Peritoneal and meningeal relapse from lung adenocarcinoma after a response to gefitinib: A case report

  • Authors:
    • Koichi Kurishima
    • Kunihiko Miyazaki
    • Tomohiro Tamura
    • Gen Ohara
    • Katsunori Kagohashi
    • Mio Kawaguchi
    • Hiroaki Satoh
  • View Affiliations

  • Published online on: May 16, 2013     https://doi.org/10.3892/mco.2013.122
  • Pages: 785-787
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Abstract

The prognosis of carcinomatous peritonitis and meningitis is poor since ascites and focal neurological dysfunctions usually do not improve despite the available treatment options for this devastating disease. This is a case report of peritoneal and meningeal relapse from lung adenocarcinoma following a response to gefitinib. A 72‑year‑old woman was diagnosed with adenocarcinoma in the upper lobe of the left lung, accompanied by a massive carcinomatous pleural effusion. Following a cisplatin‑based chemotherapy, gefitinib was initiated, achieving satisfactory disease control. At 8 months after gefitinib initiation, the patient developed abdominal distension, gait disturbance and visual disorder of the right eye. Adenocarcinoma cells were detected in the ascitic and pleural fluids. The findings of this case report suggest that clinicians should remain vigilant for this type of metastasis, although it is rarely encountered.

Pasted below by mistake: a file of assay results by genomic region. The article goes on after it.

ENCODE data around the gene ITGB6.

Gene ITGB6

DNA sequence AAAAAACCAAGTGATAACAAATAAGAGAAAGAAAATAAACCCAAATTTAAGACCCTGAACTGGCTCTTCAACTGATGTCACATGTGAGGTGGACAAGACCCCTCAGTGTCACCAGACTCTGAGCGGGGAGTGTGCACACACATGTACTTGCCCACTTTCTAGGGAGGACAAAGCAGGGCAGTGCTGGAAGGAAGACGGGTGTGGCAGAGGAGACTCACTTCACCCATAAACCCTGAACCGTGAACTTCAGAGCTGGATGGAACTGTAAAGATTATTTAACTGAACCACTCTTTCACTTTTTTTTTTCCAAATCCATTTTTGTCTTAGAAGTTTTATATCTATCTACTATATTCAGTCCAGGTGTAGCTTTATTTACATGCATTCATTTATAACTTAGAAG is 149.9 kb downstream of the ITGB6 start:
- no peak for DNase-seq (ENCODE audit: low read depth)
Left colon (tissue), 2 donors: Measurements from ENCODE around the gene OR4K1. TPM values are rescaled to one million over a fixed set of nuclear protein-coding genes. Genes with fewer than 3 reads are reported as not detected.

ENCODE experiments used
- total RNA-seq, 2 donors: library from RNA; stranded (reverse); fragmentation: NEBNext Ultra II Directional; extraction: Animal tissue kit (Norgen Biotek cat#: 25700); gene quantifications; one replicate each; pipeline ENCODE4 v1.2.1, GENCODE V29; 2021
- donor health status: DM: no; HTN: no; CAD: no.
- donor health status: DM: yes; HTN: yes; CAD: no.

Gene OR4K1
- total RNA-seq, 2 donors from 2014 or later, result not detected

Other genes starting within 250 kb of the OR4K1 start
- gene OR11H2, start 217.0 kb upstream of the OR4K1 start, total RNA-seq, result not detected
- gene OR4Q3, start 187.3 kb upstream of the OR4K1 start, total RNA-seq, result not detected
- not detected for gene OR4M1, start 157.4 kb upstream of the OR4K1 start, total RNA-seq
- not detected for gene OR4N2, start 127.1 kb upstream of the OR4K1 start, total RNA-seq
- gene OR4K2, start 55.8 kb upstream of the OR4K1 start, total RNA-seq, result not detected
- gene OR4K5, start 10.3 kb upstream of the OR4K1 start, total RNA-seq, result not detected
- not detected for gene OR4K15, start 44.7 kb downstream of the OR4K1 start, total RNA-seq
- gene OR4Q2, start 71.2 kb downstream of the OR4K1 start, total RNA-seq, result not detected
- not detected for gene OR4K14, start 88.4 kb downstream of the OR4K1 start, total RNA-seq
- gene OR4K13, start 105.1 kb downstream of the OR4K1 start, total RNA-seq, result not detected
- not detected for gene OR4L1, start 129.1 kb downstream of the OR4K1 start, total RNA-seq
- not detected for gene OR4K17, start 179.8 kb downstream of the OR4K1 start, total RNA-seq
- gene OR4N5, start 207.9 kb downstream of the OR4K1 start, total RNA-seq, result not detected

Introduction

In lung cancer patients, metastases to the peritoneum as well as to the spinal space are rare (110). Carcinomatous meningitis, which attracts increasing attention as a recurrence site in patients who received treatment with epidermal growth factor receptor-tyrosine kinase inhibitors (EGFR-TKIs) (28), is a devastating event occurring in lung cancer patients (910) for which currently available treatment options are limited and the prognosis remains poor (1,910). This is the presentation of a case of peritoneal and meningeal relapse from lung adenocarcinoma following response to gefitinib therapy. This case report conformed to the Ethical Guidelines for Clinical Studies issued by the Ministry of Health, Labor and Welfare of Japan. Comprehensive informed consent with regard to clinical significance was obtained from the patient.